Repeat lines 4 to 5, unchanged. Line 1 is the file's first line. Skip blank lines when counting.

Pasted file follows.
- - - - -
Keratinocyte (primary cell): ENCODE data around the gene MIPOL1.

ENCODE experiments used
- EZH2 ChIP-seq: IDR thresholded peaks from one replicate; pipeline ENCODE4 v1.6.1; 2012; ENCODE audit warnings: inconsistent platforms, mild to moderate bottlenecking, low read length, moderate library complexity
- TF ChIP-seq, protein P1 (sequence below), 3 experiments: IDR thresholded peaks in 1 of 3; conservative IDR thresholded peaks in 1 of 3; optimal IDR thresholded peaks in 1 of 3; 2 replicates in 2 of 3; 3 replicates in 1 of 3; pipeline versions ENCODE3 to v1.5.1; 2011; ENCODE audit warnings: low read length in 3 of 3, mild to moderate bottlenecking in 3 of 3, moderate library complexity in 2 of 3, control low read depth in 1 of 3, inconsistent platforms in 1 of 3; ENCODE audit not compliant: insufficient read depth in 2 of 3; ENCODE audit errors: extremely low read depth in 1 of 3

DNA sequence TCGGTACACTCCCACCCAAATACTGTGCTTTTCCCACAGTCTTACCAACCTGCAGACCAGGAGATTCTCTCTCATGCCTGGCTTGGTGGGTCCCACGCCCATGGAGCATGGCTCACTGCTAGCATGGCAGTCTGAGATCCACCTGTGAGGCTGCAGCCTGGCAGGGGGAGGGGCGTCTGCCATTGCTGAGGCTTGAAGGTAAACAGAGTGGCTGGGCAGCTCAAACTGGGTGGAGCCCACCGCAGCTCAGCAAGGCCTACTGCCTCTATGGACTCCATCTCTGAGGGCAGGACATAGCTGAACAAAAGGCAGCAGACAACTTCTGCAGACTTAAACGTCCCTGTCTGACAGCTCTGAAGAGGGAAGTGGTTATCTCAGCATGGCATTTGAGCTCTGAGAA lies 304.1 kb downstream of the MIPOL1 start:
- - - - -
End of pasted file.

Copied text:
- TF ChIP-seq, protein P1 (sequence below), 3 experiments: IDR thresholded peaks in 1 of 3; conservative IDR thresholded peaks in 1 of 3; optimal IDR thresholded peaks in 1 of 3; 2 replicates in 2 of 3; 3 replicates in 1 of 3; pipeline versions ENCODE3 to v1.5.1; 2011; ENCODE audit warnings: low read length in 3 of 3, mild to moderate bottlenecking in 3 of 3, moderate library complexity in 2 of 3, control low read depth in 1 of 3, inconsistent platforms in 1 of 3; ENCODE audit not compliant: insufficient read depth in 2 of 3; ENCODE audit errors: extremely low read depth in 1 of 3

DNA sequence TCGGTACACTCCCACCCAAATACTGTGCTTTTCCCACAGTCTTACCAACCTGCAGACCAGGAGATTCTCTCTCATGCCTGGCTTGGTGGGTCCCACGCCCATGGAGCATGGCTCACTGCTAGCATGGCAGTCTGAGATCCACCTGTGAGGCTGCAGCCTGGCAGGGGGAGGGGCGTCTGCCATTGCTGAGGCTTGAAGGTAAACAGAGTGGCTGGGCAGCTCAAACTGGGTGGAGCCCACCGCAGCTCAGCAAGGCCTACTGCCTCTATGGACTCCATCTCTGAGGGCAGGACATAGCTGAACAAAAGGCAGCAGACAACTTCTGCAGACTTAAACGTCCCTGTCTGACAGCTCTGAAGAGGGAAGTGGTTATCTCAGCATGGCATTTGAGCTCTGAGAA lies 304.1 kb downstream of the MIPOL1 start: